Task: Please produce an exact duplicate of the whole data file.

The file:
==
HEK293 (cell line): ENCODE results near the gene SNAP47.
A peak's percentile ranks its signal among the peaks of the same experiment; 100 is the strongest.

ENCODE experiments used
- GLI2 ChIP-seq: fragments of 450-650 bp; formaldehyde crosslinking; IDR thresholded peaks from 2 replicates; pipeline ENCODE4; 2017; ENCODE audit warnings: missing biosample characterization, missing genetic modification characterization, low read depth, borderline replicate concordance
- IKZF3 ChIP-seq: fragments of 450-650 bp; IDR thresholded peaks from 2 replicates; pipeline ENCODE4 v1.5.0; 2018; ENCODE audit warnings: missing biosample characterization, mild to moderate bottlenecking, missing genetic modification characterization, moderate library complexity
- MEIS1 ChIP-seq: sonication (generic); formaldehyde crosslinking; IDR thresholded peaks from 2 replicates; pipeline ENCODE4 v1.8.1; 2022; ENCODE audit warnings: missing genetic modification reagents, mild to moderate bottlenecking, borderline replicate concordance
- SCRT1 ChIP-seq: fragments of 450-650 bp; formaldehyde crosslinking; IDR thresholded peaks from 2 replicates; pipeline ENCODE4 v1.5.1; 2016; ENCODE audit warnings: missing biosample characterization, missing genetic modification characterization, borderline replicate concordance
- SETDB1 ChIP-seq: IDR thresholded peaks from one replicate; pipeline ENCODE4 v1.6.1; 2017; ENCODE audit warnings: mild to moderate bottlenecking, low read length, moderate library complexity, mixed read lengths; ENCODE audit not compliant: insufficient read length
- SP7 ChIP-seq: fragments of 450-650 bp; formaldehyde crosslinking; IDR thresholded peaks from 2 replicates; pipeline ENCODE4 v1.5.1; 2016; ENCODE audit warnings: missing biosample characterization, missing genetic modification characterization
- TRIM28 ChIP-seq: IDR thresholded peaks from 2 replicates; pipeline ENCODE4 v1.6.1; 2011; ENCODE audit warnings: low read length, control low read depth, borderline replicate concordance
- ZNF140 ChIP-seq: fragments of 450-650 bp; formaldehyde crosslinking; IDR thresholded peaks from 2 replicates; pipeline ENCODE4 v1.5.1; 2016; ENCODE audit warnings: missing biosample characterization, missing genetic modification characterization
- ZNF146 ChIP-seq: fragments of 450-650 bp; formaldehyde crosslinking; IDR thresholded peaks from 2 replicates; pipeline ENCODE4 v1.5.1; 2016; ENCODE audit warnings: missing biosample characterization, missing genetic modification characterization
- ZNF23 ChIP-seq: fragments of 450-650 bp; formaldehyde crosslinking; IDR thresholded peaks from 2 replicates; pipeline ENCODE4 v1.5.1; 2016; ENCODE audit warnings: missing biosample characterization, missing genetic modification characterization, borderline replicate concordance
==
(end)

HEK293 (cell line): ENCODE results near the gene SNAP47.
A peak's percentile ranks its signal among the peaks of the same experiment; 100 is the strongest.

ENCODE experiments used
- GLI2 ChIP-seq: fragments of 450-650 bp; formaldehyde crosslinking; IDR thresholded peaks from 2 replicates; pipeline ENCODE4; 2017; ENCODE audit warnings: missing biosample characterization, missing genetic modification characterization, low read depth, borderline replicate concordance
- IKZF3 ChIP-seq: fragments of 450-650 bp; IDR thresholded peaks from 2 replicates; pipeline ENCODE4 v1.5.0; 2018; ENCODE audit warnings: missing biosample characterization, mild to moderate bottlenecking, missing genetic modification characterization, moderate library complexity
- MEIS1 ChIP-seq: sonication (generic); formaldehyde crosslinking; IDR thresholded peaks from 2 replicates; pipeline ENCODE4 v1.8.1; 2022; ENCODE audit warnings: missing genetic modification reagents, mild to moderate bottlenecking, borderline replicate concordance
- SCRT1 ChIP-seq: fragments of 450-650 bp; formaldehyde crosslinking; IDR thresholded peaks from 2 replicates; pipeline ENCODE4 v1.5.1; 2016; ENCODE audit warnings: missing biosample characterization, missing genetic modification characterization, borderline replicate concordance
- SETDB1 ChIP-seq: IDR thresholded peaks from one replicate; pipeline ENCODE4 v1.6.1; 2017; ENCODE audit warnings: mild to moderate bottlenecking, low read length, moderate library complexity, mixed read lengths; ENCODE audit not compliant: insufficient read length
- SP7 ChIP-seq: fragments of 450-650 bp; formaldehyde crosslinking; IDR thresholded peaks from 2 replicates; pipeline ENCODE4 v1.5.1; 2016; ENCODE audit warnings: missing biosample characterization, missing genetic modification characterization
- TRIM28 ChIP-seq: IDR thresholded peaks from 2 replicates; pipeline ENCODE4 v1.6.1; 2011; ENCODE audit warnings: low read length, control low read depth, borderline replicate concordance
- ZNF140 ChIP-seq: fragments of 450-650 bp; formaldehyde crosslinking; IDR thresholded peaks from 2 replicates; pipeline ENCODE4 v1.5.1; 2016; ENCODE audit warnings: missing biosample characterization, missing genetic modification characterization
- ZNF146 ChIP-seq: fragments of 450-650 bp; formaldehyde crosslinking; IDR thresholded peaks from 2 replicates; pipeline ENCODE4 v1.5.1; 2016; ENCODE audit warnings: missing biosample characterization, missing genetic modification characterization
- ZNF23 ChIP-seq: fragments of 450-650 bp; formaldehyde crosslinking; IDR thresholded peaks from 2 replicates; pipeline ENCODE4 v1.5.1; 2016; ENCODE audit warnings: missing biosample characterization, missing genetic modification characterization, borderline replicate concordance